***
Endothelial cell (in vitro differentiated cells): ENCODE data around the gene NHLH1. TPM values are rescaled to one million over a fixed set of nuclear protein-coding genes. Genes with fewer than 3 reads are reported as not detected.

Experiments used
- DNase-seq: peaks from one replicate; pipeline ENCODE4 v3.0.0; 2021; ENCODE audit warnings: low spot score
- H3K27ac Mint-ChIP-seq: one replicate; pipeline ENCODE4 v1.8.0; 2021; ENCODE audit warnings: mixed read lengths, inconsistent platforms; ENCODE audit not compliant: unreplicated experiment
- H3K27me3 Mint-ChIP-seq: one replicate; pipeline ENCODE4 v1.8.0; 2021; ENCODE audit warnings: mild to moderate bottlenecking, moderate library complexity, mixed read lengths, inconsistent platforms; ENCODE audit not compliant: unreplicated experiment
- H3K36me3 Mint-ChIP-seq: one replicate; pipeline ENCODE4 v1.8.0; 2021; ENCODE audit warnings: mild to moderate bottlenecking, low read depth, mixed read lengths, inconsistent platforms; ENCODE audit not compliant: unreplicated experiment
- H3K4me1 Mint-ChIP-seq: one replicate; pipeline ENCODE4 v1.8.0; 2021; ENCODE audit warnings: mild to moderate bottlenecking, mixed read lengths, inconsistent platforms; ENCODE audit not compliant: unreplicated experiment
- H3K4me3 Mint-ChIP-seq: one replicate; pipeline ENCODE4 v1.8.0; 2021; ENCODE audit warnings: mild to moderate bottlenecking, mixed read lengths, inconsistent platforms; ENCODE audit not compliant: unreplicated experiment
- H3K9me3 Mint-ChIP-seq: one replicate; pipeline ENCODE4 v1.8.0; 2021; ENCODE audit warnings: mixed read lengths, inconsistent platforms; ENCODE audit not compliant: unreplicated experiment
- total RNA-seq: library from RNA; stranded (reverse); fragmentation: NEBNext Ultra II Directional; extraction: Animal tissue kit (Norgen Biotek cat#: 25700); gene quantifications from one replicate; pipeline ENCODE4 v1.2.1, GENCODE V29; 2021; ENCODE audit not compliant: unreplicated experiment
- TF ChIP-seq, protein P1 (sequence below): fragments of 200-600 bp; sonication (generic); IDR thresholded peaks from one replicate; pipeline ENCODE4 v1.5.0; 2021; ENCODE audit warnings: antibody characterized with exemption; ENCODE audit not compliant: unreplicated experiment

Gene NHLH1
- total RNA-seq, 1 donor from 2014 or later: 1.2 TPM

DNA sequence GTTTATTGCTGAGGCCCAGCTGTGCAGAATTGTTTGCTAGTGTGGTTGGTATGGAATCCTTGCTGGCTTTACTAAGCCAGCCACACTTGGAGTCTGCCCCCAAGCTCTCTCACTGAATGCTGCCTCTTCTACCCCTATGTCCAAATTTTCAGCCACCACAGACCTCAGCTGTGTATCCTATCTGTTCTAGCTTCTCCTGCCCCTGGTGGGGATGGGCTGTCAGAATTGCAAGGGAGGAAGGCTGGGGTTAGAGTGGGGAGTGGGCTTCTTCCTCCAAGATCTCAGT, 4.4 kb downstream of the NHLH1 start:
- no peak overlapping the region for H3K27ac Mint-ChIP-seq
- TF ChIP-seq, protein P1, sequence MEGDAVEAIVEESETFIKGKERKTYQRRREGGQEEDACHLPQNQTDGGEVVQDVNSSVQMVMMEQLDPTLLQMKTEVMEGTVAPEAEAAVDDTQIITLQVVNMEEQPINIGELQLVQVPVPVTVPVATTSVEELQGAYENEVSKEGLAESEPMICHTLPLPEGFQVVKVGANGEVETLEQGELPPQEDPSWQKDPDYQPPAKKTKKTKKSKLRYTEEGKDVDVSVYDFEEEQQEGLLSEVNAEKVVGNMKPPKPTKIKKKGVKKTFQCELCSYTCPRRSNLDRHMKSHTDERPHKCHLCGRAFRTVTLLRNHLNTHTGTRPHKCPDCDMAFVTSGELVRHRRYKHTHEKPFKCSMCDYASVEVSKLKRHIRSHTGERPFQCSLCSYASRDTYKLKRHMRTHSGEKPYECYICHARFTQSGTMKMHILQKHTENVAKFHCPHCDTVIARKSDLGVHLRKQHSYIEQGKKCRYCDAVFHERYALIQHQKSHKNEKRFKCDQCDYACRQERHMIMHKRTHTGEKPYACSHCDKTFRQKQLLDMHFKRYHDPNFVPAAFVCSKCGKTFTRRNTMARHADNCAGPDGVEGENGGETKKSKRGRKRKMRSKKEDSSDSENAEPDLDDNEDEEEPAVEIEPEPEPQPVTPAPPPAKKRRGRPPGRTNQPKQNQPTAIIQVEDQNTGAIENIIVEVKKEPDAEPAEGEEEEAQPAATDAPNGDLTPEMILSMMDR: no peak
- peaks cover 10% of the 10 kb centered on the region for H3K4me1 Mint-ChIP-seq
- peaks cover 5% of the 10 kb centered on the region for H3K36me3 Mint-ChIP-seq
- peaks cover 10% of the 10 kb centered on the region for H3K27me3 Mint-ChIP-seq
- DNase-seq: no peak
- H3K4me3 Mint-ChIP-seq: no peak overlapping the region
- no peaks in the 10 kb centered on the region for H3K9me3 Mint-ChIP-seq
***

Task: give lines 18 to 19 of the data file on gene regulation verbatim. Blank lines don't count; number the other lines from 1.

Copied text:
- peaks cover 5% of the 10 kb centered on the region for H3K36me3 Mint-ChIP-seq
- peaks cover 10% of the 10 kb centered on the region for H3K27me3 Mint-ChIP-seq